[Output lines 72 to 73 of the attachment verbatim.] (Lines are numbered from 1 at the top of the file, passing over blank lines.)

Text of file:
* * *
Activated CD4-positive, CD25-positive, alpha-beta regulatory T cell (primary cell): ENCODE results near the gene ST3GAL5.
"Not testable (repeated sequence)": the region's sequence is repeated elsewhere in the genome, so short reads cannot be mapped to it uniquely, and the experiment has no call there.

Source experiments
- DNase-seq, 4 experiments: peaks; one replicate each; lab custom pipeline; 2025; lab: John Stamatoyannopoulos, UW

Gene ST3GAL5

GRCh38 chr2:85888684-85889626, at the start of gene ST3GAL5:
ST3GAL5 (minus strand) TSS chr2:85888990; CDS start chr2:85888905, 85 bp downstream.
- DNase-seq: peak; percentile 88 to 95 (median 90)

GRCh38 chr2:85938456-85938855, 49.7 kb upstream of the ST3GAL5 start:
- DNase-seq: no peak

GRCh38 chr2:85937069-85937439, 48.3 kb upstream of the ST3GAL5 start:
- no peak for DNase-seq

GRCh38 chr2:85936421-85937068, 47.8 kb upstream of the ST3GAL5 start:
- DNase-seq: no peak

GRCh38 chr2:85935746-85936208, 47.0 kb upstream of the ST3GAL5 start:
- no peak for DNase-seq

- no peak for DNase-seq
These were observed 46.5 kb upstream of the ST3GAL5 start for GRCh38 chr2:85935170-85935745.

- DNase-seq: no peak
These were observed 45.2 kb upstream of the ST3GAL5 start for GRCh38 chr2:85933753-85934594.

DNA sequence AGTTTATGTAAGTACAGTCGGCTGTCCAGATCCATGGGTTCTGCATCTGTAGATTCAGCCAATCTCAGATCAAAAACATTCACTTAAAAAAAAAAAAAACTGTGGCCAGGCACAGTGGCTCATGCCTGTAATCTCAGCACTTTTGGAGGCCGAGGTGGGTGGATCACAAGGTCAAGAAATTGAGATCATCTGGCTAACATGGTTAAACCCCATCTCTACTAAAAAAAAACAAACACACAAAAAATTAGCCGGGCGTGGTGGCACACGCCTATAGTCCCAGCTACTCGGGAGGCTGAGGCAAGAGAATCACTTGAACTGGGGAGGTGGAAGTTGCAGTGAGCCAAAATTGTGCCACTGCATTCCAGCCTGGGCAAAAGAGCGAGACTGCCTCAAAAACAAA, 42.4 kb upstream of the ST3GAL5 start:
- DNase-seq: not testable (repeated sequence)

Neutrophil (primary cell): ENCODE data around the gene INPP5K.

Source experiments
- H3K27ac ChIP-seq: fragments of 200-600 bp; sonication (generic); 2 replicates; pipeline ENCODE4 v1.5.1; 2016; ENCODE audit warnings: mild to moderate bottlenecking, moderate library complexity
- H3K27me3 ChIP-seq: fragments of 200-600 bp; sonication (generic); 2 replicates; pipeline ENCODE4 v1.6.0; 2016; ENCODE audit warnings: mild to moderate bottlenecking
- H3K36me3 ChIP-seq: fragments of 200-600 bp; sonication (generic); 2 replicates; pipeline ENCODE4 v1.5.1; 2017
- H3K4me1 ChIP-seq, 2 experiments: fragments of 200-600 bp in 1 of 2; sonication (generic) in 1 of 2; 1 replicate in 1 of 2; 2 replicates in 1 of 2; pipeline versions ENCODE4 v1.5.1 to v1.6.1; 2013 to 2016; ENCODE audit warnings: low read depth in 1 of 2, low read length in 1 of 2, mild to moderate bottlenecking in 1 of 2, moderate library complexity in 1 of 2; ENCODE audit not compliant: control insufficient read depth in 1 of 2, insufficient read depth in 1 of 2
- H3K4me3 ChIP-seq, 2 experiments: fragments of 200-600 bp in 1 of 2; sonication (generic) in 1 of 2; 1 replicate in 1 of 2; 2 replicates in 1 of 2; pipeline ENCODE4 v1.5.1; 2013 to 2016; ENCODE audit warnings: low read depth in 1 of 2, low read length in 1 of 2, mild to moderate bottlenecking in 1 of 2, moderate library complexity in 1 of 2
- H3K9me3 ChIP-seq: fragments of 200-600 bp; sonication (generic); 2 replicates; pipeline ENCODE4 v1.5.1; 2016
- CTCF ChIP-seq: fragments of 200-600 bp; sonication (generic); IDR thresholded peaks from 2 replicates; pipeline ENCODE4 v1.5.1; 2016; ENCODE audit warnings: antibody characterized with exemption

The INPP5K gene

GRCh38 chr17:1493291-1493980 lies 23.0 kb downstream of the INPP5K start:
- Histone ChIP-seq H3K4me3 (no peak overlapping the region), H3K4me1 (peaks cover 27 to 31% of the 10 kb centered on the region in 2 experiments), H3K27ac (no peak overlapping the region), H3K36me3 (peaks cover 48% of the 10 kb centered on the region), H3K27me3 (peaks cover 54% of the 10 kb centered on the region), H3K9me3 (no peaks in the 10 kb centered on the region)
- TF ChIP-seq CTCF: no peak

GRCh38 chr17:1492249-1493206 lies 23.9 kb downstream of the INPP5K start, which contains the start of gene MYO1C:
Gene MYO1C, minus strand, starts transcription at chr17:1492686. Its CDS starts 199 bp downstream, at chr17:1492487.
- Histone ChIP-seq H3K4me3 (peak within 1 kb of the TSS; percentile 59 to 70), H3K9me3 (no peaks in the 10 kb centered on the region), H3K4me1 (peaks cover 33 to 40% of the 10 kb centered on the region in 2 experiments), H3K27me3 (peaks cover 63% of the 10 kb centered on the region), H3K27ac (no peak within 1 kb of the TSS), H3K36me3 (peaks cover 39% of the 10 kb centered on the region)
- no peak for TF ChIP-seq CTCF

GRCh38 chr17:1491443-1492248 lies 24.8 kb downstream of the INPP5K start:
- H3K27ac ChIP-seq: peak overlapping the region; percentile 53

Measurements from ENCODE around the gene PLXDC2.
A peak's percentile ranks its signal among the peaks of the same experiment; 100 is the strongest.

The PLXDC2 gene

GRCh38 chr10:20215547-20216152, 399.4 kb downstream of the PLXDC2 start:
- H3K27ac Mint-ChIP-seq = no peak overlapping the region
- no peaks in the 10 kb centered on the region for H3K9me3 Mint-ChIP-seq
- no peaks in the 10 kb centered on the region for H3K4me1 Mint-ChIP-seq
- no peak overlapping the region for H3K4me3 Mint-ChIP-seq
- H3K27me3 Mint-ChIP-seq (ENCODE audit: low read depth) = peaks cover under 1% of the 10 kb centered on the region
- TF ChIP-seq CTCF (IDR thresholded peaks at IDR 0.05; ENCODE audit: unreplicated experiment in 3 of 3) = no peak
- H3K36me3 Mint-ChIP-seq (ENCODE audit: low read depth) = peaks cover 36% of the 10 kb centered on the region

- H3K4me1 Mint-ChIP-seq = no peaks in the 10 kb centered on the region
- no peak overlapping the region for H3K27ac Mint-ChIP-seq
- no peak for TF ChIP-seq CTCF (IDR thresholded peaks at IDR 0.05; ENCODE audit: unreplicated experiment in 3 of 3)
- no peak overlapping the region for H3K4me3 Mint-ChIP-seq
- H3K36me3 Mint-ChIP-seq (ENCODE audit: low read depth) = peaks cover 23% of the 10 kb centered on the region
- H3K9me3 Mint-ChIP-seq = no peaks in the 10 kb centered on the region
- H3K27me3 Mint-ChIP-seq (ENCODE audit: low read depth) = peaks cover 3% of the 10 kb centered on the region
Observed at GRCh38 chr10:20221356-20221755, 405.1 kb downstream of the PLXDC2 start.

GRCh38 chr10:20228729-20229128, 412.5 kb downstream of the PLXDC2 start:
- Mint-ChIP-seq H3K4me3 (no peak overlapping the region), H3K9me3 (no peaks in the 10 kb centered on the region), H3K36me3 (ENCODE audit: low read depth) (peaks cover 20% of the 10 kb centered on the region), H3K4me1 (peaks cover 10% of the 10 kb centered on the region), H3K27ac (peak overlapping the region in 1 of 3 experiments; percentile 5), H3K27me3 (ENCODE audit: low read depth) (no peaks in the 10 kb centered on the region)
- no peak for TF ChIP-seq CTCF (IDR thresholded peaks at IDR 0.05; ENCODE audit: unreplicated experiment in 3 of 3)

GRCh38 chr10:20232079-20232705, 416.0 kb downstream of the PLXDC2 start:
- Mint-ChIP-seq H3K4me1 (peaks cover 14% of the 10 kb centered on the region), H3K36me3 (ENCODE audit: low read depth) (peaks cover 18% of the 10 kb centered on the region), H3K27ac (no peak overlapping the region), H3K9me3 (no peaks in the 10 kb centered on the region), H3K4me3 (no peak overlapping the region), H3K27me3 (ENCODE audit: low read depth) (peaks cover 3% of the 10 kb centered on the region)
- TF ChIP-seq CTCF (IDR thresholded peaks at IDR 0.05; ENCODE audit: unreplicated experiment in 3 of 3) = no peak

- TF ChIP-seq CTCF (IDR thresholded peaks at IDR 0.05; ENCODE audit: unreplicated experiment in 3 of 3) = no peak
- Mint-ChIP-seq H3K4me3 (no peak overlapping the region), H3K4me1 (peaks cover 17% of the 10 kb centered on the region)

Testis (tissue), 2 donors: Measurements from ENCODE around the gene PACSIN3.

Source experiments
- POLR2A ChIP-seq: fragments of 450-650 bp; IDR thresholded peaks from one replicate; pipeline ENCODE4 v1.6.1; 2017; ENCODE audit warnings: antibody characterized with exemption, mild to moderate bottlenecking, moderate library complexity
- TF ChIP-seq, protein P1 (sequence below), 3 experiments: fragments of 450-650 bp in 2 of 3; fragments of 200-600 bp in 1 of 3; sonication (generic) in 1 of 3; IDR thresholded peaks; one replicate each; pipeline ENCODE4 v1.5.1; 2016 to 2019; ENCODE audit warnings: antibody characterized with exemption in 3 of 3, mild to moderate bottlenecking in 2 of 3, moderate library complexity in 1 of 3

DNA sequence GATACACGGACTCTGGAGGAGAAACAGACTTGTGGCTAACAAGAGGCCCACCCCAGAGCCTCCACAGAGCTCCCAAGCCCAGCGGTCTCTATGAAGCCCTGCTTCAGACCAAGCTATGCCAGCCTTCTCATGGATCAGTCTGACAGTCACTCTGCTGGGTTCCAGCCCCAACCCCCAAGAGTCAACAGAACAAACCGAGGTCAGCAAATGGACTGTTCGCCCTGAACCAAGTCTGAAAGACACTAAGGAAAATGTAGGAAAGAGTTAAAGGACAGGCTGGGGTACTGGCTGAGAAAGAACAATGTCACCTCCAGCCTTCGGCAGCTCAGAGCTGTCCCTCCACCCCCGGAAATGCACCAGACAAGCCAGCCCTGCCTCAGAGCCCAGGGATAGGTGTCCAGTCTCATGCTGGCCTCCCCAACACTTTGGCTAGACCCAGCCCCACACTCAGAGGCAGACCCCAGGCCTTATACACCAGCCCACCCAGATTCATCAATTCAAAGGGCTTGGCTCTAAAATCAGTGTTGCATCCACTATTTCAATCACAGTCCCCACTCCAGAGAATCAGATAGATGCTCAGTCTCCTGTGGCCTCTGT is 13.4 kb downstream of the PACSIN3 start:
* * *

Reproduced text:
- TF ChIP-seq, protein P1 (sequence below), 3 experiments: fragments of 450-650 bp in 2 of 3; fragments of 200-600 bp in 1 of 3; sonication (generic) in 1 of 3; IDR thresholded peaks; one replicate each; pipeline ENCODE4 v1.5.1; 2016 to 2019; ENCODE audit warnings: antibody characterized with exemption in 3 of 3, mild to moderate bottlenecking in 2 of 3, moderate library complexity in 1 of 3

DNA sequence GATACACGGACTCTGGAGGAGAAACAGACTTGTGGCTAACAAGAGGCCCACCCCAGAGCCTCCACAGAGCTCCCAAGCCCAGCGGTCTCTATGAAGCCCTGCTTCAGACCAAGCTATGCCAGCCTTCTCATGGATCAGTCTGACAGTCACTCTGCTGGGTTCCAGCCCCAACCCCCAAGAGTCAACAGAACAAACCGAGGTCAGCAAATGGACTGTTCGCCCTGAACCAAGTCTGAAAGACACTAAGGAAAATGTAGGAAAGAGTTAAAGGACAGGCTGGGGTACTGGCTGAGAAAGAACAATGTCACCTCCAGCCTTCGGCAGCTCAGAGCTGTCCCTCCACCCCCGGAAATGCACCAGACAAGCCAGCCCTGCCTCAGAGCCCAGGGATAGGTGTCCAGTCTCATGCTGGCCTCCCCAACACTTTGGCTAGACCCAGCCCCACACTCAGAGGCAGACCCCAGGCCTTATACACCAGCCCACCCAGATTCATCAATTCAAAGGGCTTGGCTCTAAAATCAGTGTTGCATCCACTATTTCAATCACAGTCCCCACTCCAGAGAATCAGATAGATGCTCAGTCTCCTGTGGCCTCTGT is 13.4 kb downstream of the PACSIN3 start: